Caleido interviews Maria Valerio, creative director, together with her partner Zachary Johnson, of James Vincent Milano brand. Welcome to Caleido, an inspirational diary that narrates many stories: about creative people, trends, travels, objects. / Read the Editor’s letter here
Diary of: @jamesvincentmilano
10 topics of conversation, approached from different perspectives, to explore reality through a kaleidoscopic vision
1. You are Italian, while your creative (and life) partner, Zackary, comes from Boston (USA). Which aspects of your homelands have shaped you the most? If you imagine exhibiting your collections all together in one room, which are the cultural elements that would emerge with greater intensity and constancy?
I was born and raised in the South of Italy, in Bari. In a family respectful of traditions and at the same time eclectic: a combination that I carry within me all times. The aspects that I’d link to my homeland the most are a certain rituality – due to our customs and traditions – and a sense of belonging that allows me to explore and create without fear of losing myself. Zack is a true believer, he has a tenacity that they teach in the USA since you’re a baby; his motto is “Sky’s the limit”, what could be more American than this?
Our collections, if we want to call them so, are actually pieces picked out from one big wardrobe. We both design, but Zack is the mathematical mind that defines the proportions of the silhouettes; I come in next with the materials and colors. It’s hard to define where one ends and the other begins. An Hollywood look definitely persists, a scenic element along with “American” style details that come together with the selection of Italian fabrics and leathers.
2. What did it mean, at the beginning of your career, to be a fashion designer in your country? Are there any episodes, worthy of being recorded in a Diary, that you remember with greater intensity?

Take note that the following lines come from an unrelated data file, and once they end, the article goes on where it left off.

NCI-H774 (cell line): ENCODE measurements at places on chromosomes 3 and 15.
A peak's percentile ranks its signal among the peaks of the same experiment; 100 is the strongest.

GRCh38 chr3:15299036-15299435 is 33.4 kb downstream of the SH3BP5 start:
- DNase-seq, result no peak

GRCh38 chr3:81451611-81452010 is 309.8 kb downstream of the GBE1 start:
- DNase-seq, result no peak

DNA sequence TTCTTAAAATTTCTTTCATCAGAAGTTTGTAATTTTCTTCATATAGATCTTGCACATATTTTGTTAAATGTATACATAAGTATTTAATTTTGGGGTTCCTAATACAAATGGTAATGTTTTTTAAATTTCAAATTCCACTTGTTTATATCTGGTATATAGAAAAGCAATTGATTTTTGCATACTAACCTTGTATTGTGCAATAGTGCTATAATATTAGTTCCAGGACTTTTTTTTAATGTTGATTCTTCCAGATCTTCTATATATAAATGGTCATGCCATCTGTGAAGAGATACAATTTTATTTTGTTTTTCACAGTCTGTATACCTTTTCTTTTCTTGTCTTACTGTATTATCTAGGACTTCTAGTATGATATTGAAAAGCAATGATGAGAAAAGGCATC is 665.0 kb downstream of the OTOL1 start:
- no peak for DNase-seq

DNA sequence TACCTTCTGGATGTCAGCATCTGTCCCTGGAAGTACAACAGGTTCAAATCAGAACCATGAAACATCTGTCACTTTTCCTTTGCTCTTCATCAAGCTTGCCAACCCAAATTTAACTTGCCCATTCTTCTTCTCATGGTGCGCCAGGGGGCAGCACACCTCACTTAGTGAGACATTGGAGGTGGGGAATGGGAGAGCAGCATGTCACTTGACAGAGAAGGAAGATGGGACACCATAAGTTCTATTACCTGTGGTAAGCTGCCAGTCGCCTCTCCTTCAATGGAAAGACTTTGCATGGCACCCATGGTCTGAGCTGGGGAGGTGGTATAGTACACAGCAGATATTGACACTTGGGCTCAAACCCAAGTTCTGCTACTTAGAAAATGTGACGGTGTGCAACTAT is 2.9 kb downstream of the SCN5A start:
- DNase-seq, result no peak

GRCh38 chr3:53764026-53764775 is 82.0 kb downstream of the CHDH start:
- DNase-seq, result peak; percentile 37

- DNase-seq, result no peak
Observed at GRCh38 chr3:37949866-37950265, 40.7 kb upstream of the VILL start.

Small premise: in my wishlist I had never included “designer”. The journey for me began when I met Zack, who had started the project in the United States, first in New York and then in Boston. There was a lot of dissatisfaction, however, from the point of view of manufacturing and the availability of a certain type of material, hence the step overseas. The many experiences are then actually shared, but on this Diary we certainly note down one of our very first trips to New York to meet a renowned buyer: in that moment we realized that putting our product in a store or on an e-commerce would have damaged the integrity of our work, so it was a fundamental turning point for us and for the brand.
3. What do you think are the most profound changes the fashion industry is experiencing today? How is the new generation of talent contributing to these changes?
I find digitalization to be the biggest change. Designers are working on Whatsapp, sales are online, shows (also due to pandemics) are consumed from home. Fashion can be compared to Netflix. New talent are digital natives, they were born into this world, so to communicate with the public they develop communication strategies that re-package fashion to fit on an iPhone.
4. What do you think are the strongest social issues that contemporary society is facing? Are there any battles that are closest to your heart?